Create a More Sustainable Home in Few Easy Steps

Although many people are becoming concerned about the environment, we often hear that switching to a sustainable lifestyle requires going through drastic changes. Not only is this far from the truth, but there are actually many ways of reducing your household CO2 footprint while still living comfortably.

Set the thermostat right

About 44% of the energy used in an average American home goes to heating and cooling. In the cold days, try lowering the pre-set temperature or just put on some warmer clothes. In the summer, turn down the AC to 25°C at least when you’re awake and about. Many homeowners turn off the heating/cooling completely when they are away from home, which is wrong since more energy is used in reaching the desired temperature from start than maintaining a slightly lower or higher than the desired value.

Use green insulation

Among the many sustainable insulation options available today, sheep’s wool is harder to find but has unbelievable moisture-wicking properties. Recycled cotton and denim are more available than wool, and although not as efficient, they are 100% recyclable. Apart from heat insulation, therma-cork also has noise-canceling properties, and most importantly negative carbon footprint. Made from recycled paper and cardboard, cellulose is also a popular green option, but with a slightly higher risk of being flammable.

Get your plumbing in line

When talking about sustainability, we often consider practices related to energy consumption. However being eco-friendly means taking a holistic approach to living, which also includes saving water. Take time and fix any leaks, and even if there are none, there are ways you can reduce water consumption. Apart from installing a low-flow showerhead and aerated sink faucets, adopt a habit of not running water while brushing teeth or shaving.

Switch to LEDs

Aside of being up to 80% more efficient than conventional bulbs, which have already been banned in many developed countries, LED lights also last much longer than both incandescent and compact fluorescent lights (CFL). So besides saving energy, you’re directly saving money. While some time ago the choice of LEDs was somewhat limited, nowadays you can find LED bulbs of different warmth of white, and many homeowners use them alongside dimmer switches for additional savings.  

Adopt natural cleaning products

Harmful chemicals used in many cleaning products are bad for the environment. Once the washing is done they find their way to the water supply, soil, or even worse to groundwater. Unfortunately, you can’t trust that wastewater processing facilities will filter out every harmful compound. What you can do is use natural products like vinegar, citric acid, and bicarbonate soda for many daily cleaning tasks where the caustic chemical will do more harm than good.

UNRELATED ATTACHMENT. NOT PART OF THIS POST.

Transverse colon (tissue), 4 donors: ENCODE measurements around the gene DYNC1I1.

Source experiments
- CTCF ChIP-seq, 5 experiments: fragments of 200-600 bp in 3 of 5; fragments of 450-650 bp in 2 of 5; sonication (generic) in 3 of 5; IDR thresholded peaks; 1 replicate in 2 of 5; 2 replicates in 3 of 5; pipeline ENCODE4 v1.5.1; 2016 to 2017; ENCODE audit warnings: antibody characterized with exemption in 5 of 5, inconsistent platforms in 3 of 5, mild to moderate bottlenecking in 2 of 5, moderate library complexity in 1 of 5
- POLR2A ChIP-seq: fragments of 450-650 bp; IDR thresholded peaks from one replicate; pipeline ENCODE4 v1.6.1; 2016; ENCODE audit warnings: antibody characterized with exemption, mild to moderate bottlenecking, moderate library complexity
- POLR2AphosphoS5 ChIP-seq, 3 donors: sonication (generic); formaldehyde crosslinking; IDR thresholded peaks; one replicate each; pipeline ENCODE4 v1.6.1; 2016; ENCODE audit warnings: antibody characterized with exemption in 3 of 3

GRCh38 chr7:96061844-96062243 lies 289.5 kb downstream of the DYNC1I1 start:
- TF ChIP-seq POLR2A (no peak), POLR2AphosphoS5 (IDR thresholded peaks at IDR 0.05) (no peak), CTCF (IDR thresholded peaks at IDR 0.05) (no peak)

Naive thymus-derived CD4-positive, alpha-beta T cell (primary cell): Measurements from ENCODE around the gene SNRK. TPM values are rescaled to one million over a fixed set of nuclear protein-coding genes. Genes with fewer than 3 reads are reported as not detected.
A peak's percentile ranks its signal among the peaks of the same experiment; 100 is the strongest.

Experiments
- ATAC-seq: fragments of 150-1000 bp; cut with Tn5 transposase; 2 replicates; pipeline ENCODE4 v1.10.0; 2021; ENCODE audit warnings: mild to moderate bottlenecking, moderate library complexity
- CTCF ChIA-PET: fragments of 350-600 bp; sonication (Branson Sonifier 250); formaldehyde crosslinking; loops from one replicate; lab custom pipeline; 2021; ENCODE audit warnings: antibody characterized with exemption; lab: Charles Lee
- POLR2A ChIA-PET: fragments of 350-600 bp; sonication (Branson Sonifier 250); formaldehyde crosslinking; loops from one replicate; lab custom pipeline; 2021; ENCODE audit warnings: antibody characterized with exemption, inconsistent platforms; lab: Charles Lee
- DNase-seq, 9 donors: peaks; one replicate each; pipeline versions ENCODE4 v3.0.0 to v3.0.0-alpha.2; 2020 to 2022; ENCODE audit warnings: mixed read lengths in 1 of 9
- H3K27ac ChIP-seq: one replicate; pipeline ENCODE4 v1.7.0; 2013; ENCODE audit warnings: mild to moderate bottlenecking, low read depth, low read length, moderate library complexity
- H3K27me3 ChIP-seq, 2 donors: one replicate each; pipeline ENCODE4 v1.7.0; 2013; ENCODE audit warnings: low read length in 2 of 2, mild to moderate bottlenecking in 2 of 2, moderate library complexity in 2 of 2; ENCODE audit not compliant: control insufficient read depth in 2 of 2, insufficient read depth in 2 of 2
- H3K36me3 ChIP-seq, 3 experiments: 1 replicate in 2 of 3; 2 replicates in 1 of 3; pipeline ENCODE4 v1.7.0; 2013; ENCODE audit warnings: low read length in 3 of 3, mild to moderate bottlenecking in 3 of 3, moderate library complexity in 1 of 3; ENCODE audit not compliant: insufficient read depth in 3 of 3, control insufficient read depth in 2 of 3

Maximize on greenery

Most homeowners would like to add more green surfaces to their homes, but lack of space often limits them to a planter or two. And then someone thought of a vertical garden that solves the space issue. These green walls are a creative way to add greenery to any outdoor or indoor space. Vertical gardens can be used to camouflage gutters, drain pipes or any other outdoor feature you want to disguise. Indoors, they can breathe life into any space, especially since you can choose and mix the plants, creating themes of your liking.

Grow your food

Eating home-grown vegetables isn’t only better for our health, but also reduces the carbon footprint. For comparison, red meat has a carbon footprint 3 to 5 times larger than that of chicken, and up to 18 times more than that of vegetables and beans. Not to mention that growing livestock releases methane which is 30 times more harmful as a greenhouse gas than carbon dioxide. The food we buy in supermarkets travels a lot of miles, losing up to 45% of its nutritional values. So if you can’t grow your vegetables, at least buy food from local farmers.

Collect rainwater

A rainwater tank can help you save a lot of water every year. All that water can be used for household chores or watering. An average water tank holds 4,500 liters of water. And if you live in areas with little rainfall, every drop counts. Collected rainwater can be also used to make a small fountain in your yard or to fill a small pond. That will definitely attract some water-loving wildlife.

Buy recycled furniture

Don’t be one of those people who go to a big name furniture store and buy the latest and the newest only because it’s on sale. Instead consider furniture that is made from recycled wood or other nature-friendly materials, which make a more sustainable purchase. You can still get a brand-new product but made with materials that would otherwise have gone to a landfill. You can take a step further and visit auction sites or vintage stores. Great pieces can be found and restored for a fraction of the price of a new one.

Carbon footprint is the amount of carbon dioxide released into the atmosphere. Our everyday practices and activities are the direct cause of this. By adopting some of these tips, each household can do their share in reducing greenhouse emissions. Green sustainable living is the way to make a change for a better future.

William Sandford

Will Sandford is a Sydney based wood architect, blogger and contributor on interior design and ecology blogs. Besides that, he is also interested in home improvement combined with green technology. In his spare time, Will enjoys surfing, cycling and rock climbing.

William Sandford has 3 posts and counting. See all posts by William Sandford

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